Everett and Barron was founded in 1895 by Samuel A Everett. The company’s activities centered around shoe polish and dressings.
The Who’s Who in New England, published in 1916, maintained a listing for Samuel A Everett.
Founded the firm of Everette & Baron, mfg. agts., 1895 and became sole owner in 1897; incorporated in 1903, Everett & Barron Co., of which he has since been president and treasurer.
The business was located at 217 Canal Street through the late teens and later at 359 Eddy in Providence. Samuel A Everette was still listed as president and treasurer through 1945 (at 79 years old). A year later, in 1946, P. A. Boyd had replaced Everette as president and treasurer.The business was still listed in the Providence Directories as late as 1964 (the latest directory I could find).
Early on, the company sold several products under a brand name called U.N.O. In 1906, the company acquired the Columbia Shoe Dressing Co. and the Burbank Manufacturing Co. A notice in a 1906 issue of the “Canadian Shoe and Leather Journal” announced the acquisitions and provided a partial summary of their expanded product/brand menu.
Everett & Barron Company of Amherst Nova Scotia and Providence Rhode Island, manufacturer’s of the “U.N.O.” Shoe Blacking have recently purchased all trade marks, stock and good will of the Columbia Shoe Dressing Company, Bath, Maine and also of the Burbank Mfg. Co., Boston. In addition to the line which they formally manufactured, they will now make the “Trilby Polish” , “Twentieth Century Dressing,” “Goodrich Combination,” and all brands manufactured by the Columbia Dressing Company, and also the “American National Dressing,” “University,” and other brands formerly owned by the Burbank Mfg. Company. They have also added more room to their Providence factory and are fitting it with the most improved machinery.
An advertisement from the 1920’s continued to promote their U.N.O brand and also mentioned one of the acquired brands, Trilby Polish.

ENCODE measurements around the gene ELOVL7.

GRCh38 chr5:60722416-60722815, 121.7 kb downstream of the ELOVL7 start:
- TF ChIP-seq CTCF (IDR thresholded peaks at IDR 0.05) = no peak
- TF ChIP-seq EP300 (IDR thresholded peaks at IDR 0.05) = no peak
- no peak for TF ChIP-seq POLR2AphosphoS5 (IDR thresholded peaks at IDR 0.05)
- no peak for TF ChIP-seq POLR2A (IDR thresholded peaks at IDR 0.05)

The company also maintained a Canadian factory in Amherst, Nova Scotia. According to one 1910 magazine article, by then, they were “now shipping their polish in Canada from the Atlantic to the Pacific, and also covering Newfoundland, and other islands on the Canadian coast.
The company maintained an office in New York City for a while as well. The Copartnership and Corporation Directories list them at 127 Duane Street between 1907 and 1915. During that time Frank B Mansfield served as the New York Manager. Apparently focused on sales, a September 11, 1907 article in the “Boot and Shoe Recorder” provided some background on Mansfield as well as Everett & Barron.
Frank B Mansfield, representing the Everett & Barron Company, of Providence R.I., starts on Monday for his semi-annual trip through New York and Pennsylvania.
The history of shoe polish in this section would not be complete without mention of Mansfield, for whether “Goodrich,” “Trilby,” or “U.N.O.,” the same individuality is behind the pushing of the goods…Ten years or more ago when liquid shoe polish was a struggling youngster on this market, Mr. Mansfield, as New York State manager, began the missionary work which was the foundation of a business of which one might well be proud.
The old Goodrich concern was merged into the Columbia Shoe Dressing Company, and it’s trade marks, formulas etc. later purchased by the Everett & Barron Company, of Providence R.I., which is now making the entire line in connection with the well known U.N.O. brands of polish which are everywhere recognized as standard.
Mr. Mansfield starts out with the “best polish made,” not best simply because he is selling it, but because he believes it is, in which opinion he is confirmed by a goodly proportion of dealers throughout the territory.
The company was also apparently committed to research of new products as well. The 1940 Bulletin of the National Research Council included them in a list of Industrial Research Laboratories. Their laboratory, which started around 1907, included a director and a staff of three chemists. They listed waterproofing compounds, dyes, emulsions, shoe dressings and similar compounds, paint, oils colloids and lacquers as research activities.
It looks like they weren’t just focused on chemistry. In 1927 they were advertising a combined polish, dauber and brush that was probably quite innovative at the time.
The current building at 127 Duane Street was built in 1915. Everett & Barron’s last listing at that address was 1915 so I assume they were forced to vacate to facilitate construction of the current building.
The bottle I found is machine made, listed as two ounces and probably from the 1920’s.